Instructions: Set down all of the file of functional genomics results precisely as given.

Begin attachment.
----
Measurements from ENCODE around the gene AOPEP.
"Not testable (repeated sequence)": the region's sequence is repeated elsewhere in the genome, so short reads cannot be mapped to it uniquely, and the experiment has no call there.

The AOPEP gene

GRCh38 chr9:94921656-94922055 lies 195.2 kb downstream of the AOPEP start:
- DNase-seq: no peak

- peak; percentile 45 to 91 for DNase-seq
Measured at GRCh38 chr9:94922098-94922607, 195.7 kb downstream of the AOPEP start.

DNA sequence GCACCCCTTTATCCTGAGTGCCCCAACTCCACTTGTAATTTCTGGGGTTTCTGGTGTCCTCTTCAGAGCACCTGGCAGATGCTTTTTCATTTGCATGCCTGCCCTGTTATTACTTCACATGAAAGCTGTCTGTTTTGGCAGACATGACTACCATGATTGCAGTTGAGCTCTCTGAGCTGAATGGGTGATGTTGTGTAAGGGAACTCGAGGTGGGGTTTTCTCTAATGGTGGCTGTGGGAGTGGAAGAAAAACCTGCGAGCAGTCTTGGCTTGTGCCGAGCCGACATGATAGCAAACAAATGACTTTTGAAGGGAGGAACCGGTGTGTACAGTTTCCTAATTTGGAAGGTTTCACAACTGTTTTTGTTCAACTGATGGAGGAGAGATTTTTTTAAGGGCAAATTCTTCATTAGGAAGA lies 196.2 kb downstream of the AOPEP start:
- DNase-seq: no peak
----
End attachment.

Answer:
Measurements from ENCODE around the gene AOPEP.
"Not testable (repeated sequence)": the region's sequence is repeated elsewhere in the genome, so short reads cannot be mapped to it uniquely, and the experiment has no call there.

The AOPEP gene

GRCh38 chr9:94921656-94922055 lies 195.2 kb downstream of the AOPEP start:
- DNase-seq: no peak

- peak; percentile 45 to 91 for DNase-seq
Measured at GRCh38 chr9:94922098-94922607, 195.7 kb downstream of the AOPEP start.

DNA sequence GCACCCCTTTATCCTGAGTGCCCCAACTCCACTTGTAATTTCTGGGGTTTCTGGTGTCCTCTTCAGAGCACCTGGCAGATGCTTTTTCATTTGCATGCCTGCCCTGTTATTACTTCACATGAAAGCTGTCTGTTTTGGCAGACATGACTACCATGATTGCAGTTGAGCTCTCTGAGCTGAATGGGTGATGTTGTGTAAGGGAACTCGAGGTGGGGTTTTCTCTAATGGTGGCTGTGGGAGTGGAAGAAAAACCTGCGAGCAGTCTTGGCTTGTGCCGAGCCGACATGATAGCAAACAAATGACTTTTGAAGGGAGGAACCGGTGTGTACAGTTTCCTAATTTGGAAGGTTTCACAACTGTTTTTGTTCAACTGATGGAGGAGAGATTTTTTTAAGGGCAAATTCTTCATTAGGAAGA lies 196.2 kb downstream of the AOPEP start:
- DNase-seq: no peak